- What's the difference between a credit report and a credit score? video
- Making sense of your credit report infographic
- Does checking your own credit report affect your credit score? video
- What do you do if you find a mistake on your credit report? video
- How much impact do negative marks have on your credit score? video
- KEY TAKEAWAYS
What's the difference between a credit report and a credit score?
Your credit score and credit report are related, but represent two different views of your credit history.
What’s the difference between a credit report and a credit score? Good question. Okay, let’s start with the credit report. Your credit report is a compiled history of your accounts and payments across your credit products. That can include a car loan, credit cards, student loans, a mortgage – you get the idea. In short, it’s your life in credit.
Credit reports are maintained by each of the three major credit agencies: Experian, TransUnion and Equifax. And you can get a free copy of your credit report every year. Why? Because it’s important to keep tabs on your credit reports to ensure that there aren’t any mistakes or misunderstandings. If there are, you’ll want to take care of them.
So now that you’ve got a handle on the credit report, how does the credit score come into play? Well, a credit score is a number that helps lenders assess how well you’ve managed your financial obligations in the past.
One of the most commonly used credit scores is provided by Fair Isaac Corporation, and is commonly referred to as a FICO® score. Base FICO® scores generally range from 300 on the low end, to 850, the highest possible score.
FICO scores are calculated based on the information in your credit reports and are generally made of 5 key components.
First, there’s your payment history, which makes up 35% of your score. That’s why it’s so important to pay as much as you can, and make sure those payments are made on time. Your total amount owed, or debt to credit ratio, comes next, and makes up another 30% of your score. That’s a reflection of how much available credit you’re using. For example, if you have $2,000 in outstanding debt, but a total of $10,000 in available credit, that’s a 20% debt to credit ratio.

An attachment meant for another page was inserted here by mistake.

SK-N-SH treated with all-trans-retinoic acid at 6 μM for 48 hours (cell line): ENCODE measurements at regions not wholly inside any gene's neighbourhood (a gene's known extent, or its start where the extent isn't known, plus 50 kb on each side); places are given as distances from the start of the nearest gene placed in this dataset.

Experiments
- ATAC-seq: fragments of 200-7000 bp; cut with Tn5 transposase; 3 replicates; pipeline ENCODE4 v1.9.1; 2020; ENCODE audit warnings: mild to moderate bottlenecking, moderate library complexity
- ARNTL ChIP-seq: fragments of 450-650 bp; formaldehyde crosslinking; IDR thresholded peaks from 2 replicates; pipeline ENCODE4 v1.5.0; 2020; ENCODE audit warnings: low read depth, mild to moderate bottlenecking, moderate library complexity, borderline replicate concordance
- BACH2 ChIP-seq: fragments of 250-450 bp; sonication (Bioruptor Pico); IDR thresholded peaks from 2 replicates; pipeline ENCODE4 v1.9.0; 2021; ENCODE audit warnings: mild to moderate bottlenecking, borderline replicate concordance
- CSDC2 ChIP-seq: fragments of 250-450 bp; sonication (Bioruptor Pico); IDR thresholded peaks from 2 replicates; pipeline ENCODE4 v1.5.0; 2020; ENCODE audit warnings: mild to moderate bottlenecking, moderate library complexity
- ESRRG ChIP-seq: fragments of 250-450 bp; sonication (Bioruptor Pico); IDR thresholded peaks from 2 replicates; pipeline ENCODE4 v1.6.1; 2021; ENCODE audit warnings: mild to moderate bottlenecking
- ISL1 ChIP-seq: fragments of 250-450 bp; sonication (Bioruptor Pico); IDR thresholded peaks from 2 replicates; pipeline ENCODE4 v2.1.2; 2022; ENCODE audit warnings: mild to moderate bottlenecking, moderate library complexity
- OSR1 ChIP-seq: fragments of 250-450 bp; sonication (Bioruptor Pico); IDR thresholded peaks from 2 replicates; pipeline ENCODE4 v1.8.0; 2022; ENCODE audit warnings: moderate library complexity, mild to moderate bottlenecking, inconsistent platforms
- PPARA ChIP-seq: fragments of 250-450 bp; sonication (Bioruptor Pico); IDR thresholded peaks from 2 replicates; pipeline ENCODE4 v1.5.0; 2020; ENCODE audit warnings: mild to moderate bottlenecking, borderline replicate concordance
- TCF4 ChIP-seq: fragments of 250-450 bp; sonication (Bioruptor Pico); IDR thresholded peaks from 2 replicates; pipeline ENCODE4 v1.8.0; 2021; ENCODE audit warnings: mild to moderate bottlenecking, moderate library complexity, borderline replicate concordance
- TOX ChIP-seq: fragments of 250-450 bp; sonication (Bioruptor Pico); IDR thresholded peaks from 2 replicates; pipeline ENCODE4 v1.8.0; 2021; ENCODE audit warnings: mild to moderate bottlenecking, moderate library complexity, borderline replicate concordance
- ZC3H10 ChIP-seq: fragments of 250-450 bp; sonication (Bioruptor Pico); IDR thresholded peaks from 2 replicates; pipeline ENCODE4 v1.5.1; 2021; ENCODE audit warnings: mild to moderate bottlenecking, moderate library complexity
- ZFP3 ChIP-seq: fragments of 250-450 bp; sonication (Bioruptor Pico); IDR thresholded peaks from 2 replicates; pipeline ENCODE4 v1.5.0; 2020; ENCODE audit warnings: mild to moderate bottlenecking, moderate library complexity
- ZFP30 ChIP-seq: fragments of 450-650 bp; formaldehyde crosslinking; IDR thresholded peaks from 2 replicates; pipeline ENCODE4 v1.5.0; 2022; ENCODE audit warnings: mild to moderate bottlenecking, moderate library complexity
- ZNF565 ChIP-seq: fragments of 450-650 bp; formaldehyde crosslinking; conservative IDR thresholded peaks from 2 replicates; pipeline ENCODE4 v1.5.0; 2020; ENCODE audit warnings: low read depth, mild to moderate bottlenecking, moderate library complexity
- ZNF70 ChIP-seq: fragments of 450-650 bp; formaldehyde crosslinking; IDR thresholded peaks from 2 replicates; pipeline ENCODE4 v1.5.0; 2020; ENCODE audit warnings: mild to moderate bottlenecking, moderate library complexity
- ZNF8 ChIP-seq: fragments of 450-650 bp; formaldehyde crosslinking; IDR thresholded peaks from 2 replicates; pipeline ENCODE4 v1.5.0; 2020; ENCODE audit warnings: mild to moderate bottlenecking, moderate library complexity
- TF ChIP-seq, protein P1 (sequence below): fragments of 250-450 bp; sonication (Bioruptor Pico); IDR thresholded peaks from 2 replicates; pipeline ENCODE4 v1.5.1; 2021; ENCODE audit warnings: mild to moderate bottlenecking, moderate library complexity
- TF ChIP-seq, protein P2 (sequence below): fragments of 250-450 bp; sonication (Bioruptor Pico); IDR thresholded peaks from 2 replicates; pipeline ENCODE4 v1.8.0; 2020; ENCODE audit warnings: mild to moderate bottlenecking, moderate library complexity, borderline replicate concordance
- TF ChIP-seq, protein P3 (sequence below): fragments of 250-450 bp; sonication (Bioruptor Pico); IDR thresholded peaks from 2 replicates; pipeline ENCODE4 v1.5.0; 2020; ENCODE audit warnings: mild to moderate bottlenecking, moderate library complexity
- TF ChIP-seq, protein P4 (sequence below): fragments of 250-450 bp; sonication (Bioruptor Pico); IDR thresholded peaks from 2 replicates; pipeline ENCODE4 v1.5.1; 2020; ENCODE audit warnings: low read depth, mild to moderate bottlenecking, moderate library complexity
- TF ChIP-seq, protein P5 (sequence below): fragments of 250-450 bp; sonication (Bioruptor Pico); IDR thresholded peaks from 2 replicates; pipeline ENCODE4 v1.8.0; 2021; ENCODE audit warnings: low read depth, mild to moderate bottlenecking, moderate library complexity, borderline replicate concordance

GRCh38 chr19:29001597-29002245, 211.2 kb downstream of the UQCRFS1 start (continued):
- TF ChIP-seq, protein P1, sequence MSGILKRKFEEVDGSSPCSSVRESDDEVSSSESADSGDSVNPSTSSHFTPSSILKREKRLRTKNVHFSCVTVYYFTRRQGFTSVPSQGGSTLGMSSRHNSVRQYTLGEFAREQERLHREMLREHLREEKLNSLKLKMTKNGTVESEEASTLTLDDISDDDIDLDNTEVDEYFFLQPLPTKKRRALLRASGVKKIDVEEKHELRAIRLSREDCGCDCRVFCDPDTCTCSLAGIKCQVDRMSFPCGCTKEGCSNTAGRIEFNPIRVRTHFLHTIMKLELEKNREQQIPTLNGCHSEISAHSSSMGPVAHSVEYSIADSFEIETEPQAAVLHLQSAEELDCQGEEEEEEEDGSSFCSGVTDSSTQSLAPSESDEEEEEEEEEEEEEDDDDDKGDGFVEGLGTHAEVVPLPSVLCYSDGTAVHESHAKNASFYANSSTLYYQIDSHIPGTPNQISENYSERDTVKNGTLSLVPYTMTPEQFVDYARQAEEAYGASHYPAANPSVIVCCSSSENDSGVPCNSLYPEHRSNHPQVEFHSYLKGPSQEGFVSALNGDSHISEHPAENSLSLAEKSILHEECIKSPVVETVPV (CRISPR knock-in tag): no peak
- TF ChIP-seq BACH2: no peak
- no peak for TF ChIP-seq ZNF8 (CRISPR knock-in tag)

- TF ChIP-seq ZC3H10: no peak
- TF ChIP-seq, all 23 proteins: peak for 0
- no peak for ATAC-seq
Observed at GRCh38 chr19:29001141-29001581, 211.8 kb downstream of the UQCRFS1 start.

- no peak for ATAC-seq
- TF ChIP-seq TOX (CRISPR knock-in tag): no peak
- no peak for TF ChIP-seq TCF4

Now, the other 35% of your credit score is comprised of your length of credit history, which is 15%; types of credit you have, which is 10%; and new credits, accounts or inquiries, another 10%. That’s 35.
It’s important to remember that your score is probably going to be a little bit different from each of the credit agencies. While the information they collect is similar, different credit agencies may have slightly different data, timing and systems. But since all 3 credit agencies use your credit report to calculate your score, they are generally in the same range. Now that you know the difference between your credit report and credit score, why not take the next step and find out ways you can improve them.
The material provided on this website is for informational use only and is not intended for financial or investment advice. Bank of America and/or its partners assume no liability for any loss or damage resulting from one's reliance on the material provided. Please also note that such material is not updated regularly and that some of the information may not therefore be current. Consult with your own financial professional when making decisions regarding your financial or investment management.